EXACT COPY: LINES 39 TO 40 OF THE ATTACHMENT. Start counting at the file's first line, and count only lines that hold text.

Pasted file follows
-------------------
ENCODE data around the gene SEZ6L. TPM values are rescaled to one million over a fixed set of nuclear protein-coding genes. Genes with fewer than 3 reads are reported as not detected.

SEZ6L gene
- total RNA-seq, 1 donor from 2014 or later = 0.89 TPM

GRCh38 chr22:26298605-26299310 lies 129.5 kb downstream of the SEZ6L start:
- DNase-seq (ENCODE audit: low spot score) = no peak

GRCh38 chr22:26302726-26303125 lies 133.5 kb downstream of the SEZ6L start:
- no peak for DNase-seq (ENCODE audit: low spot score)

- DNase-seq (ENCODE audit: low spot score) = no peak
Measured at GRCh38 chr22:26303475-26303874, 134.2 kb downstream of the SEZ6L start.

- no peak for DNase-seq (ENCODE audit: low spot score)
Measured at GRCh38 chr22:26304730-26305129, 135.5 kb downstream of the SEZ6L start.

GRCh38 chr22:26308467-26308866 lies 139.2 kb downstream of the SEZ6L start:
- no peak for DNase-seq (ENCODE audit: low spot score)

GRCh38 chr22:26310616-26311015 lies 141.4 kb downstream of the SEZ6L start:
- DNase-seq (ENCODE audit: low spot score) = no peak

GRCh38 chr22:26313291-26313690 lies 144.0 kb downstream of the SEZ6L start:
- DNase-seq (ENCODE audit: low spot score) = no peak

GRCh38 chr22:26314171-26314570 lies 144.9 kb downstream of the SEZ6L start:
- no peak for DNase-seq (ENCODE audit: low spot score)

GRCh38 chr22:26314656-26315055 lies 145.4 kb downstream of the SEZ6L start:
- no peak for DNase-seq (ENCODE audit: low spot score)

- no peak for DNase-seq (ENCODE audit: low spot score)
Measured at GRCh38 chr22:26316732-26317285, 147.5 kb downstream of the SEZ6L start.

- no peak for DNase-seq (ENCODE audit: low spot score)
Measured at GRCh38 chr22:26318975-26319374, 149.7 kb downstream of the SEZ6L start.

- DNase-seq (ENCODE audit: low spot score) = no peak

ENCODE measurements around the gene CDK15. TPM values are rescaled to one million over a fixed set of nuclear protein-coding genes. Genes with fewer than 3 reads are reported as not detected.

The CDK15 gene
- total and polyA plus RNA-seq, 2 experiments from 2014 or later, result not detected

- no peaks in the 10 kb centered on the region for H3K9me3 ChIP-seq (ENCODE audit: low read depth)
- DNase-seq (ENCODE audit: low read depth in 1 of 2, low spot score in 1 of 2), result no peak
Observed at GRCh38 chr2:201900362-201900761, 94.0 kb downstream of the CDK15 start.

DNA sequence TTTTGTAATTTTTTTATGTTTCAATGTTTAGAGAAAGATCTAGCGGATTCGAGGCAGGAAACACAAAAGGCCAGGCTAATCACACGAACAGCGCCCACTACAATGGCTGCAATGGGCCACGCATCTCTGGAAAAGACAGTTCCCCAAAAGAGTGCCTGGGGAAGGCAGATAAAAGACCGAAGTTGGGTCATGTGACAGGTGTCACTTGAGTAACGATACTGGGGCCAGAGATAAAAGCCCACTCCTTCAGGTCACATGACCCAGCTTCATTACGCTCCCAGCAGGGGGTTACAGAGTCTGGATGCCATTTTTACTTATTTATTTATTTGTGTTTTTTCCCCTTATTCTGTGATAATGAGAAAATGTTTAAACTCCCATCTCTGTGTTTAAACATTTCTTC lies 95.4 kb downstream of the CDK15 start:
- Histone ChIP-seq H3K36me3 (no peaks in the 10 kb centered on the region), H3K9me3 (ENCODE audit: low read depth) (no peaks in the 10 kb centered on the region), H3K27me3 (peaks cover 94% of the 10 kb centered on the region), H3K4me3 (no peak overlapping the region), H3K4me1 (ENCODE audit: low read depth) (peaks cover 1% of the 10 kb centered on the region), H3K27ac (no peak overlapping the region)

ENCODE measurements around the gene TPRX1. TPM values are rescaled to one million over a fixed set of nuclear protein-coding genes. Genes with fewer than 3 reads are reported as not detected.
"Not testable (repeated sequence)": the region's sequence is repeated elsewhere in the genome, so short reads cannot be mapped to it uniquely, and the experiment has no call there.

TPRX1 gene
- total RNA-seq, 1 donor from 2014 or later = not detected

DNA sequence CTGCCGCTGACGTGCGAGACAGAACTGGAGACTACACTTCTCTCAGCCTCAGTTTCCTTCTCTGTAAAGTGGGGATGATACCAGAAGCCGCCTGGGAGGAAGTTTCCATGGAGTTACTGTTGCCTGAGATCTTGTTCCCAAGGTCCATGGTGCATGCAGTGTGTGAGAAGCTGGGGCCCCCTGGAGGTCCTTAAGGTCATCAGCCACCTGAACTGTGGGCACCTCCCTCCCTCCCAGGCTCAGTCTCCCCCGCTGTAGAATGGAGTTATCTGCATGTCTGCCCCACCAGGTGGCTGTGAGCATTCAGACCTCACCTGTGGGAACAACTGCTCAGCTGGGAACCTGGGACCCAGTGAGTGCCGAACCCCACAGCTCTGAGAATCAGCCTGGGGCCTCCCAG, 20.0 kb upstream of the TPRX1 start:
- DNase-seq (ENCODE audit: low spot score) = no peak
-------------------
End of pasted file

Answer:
DNA sequence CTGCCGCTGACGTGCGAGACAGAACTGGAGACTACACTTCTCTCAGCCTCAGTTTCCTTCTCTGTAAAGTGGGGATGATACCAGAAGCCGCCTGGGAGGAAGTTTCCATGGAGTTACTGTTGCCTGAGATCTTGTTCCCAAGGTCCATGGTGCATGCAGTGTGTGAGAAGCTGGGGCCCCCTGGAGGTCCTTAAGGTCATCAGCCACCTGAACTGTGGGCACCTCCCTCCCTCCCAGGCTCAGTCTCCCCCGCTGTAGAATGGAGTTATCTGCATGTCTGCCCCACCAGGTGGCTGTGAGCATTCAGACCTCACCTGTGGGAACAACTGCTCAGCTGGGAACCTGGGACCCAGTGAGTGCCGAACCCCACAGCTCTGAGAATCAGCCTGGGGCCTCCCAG, 20.0 kb upstream of the TPRX1 start:
- DNase-seq (ENCODE audit: low spot score) = no peak